One internet music "sharing" trend largely unnoticed by the powers that sue was the niche explosion of obscure music download blogs, lasting roughly from 2004-2008. Using free filesharing services like Rapidshare and Mediafire, and setting up sites on Blogspot and similar providers, these internet hubs stayed hidden in the open by catering to more discerning kleptomaniac audiophiles. Their specialty: parceling out ripped recordings—many of them copyrighted—from the more collectible and unknown corners of music's oddball, anomalous past.
Is there any word that screams “early internet” the way “webcam” does? It was the hey-you-never know, get-famous scheme of many a late 90s ex-celebrity, porn star and plain agoraphobic. All you needed was a webcam plugged into your computer, a dial-up 56k modem and some code, and you could broadcast a new still image every 60 seconds to your viewers. Then just sit back and let the fame roll in as millions (why not?) of people tuned in to watch you eat cereal in your bathrobe at 3 a.m. The possibilities were limitless.
This was long before the goal of the internet was to create a meme that [...]
Like those “computer hacker” characters from 90s movies who’d wear trenchcoats with old circuit boards sewn into them, web artists who wear their HTML on their sleeves can seem like cyberpunk relics. One goal of “Net Art” is to manipulate and expose the hidden code that flows beneath the internet, empowering users by making them aware they are only using the controlled "surface.” That was the common goal back in the 90s, when Net Art began, and it remains the goal now. But has this philosophy lost its relevance? Has the the trend of exposing the internet’s hidden code become outmoded—in the vein of those late-90s iMacs with [...]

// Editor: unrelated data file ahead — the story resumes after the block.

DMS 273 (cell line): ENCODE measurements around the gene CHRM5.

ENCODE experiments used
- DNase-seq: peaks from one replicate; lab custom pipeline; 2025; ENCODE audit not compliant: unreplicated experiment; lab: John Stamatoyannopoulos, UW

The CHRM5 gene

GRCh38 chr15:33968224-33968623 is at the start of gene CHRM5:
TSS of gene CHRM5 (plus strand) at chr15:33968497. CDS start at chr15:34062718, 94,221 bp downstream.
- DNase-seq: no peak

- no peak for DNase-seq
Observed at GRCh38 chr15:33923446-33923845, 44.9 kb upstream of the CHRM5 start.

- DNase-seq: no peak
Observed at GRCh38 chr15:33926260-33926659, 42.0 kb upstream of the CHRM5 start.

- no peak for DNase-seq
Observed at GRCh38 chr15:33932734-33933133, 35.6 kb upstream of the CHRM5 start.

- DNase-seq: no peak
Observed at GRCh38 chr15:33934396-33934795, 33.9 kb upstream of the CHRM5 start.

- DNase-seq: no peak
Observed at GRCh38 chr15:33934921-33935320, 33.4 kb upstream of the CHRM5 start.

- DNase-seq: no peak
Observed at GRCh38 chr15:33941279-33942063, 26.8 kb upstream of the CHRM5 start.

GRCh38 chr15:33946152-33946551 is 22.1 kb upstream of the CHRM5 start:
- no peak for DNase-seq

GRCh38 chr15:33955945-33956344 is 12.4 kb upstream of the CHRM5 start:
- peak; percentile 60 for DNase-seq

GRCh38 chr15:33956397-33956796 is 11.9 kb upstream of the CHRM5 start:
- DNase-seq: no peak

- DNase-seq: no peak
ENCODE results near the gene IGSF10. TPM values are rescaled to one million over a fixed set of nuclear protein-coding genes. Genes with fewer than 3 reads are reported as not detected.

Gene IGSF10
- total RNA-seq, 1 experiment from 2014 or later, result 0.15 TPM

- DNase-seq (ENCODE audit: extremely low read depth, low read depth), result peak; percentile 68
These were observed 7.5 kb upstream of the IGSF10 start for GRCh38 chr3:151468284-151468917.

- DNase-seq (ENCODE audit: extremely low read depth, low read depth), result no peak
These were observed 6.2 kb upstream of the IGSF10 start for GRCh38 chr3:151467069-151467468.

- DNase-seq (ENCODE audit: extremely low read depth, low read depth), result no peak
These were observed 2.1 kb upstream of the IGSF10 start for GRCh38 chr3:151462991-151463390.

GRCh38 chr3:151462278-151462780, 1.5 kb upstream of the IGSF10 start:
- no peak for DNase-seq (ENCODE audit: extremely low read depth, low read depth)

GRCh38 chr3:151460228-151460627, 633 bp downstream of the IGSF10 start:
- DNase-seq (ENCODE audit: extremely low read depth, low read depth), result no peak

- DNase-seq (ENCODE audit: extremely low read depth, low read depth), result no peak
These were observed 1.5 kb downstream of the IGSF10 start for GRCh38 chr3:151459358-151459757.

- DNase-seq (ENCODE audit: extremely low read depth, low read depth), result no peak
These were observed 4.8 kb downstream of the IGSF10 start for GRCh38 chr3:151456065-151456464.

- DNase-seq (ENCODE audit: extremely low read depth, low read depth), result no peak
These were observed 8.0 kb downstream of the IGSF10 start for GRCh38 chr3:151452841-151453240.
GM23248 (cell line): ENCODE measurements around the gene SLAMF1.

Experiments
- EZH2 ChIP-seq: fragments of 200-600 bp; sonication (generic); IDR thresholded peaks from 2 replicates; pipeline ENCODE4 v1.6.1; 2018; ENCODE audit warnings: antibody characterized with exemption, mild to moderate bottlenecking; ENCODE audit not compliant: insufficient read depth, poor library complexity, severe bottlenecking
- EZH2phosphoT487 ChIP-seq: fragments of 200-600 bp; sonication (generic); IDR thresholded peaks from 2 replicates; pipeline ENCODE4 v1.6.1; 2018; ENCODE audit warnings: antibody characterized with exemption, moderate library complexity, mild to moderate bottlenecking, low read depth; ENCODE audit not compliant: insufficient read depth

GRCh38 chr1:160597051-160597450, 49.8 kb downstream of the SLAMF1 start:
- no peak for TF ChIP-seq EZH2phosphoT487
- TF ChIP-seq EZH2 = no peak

The pre-2000 World Wide Web was like the Wild, Wild West. There were no blog or social media templates providing touch-screen-ease for kids with smart phones and 4,999 friends. As the early American settlers built their cabins with logs and mud, so early website builders crafted their websites out of raw HTML. Flash, frames and Java were the blood, sweat and tears of these pioneers, who established outposts like the first-ever website and the first true internet meme before bravely going on to fight the first troll wars. Who were these early heroes of the internet? Who ventured into the "Internet Help" section of bookstores [...]
The unexamined internet is not worth linking. As the early internet was new and exciting, so many early websites tended to be about the most new and exciting thing at the time: that is, the internet. Or more specifically, about pointing the way to other things on the internet that weren't typical, boring or commercial (unless extremely or ineptly so). By nature, websites are aggregates of other pieces of the web, and early websites that curated links to other things—done well—rose to the top, naturally selecting themselves as a classic web style (a style that was a forerunner of blogs, a harbinger of social media). So, who were these early [...]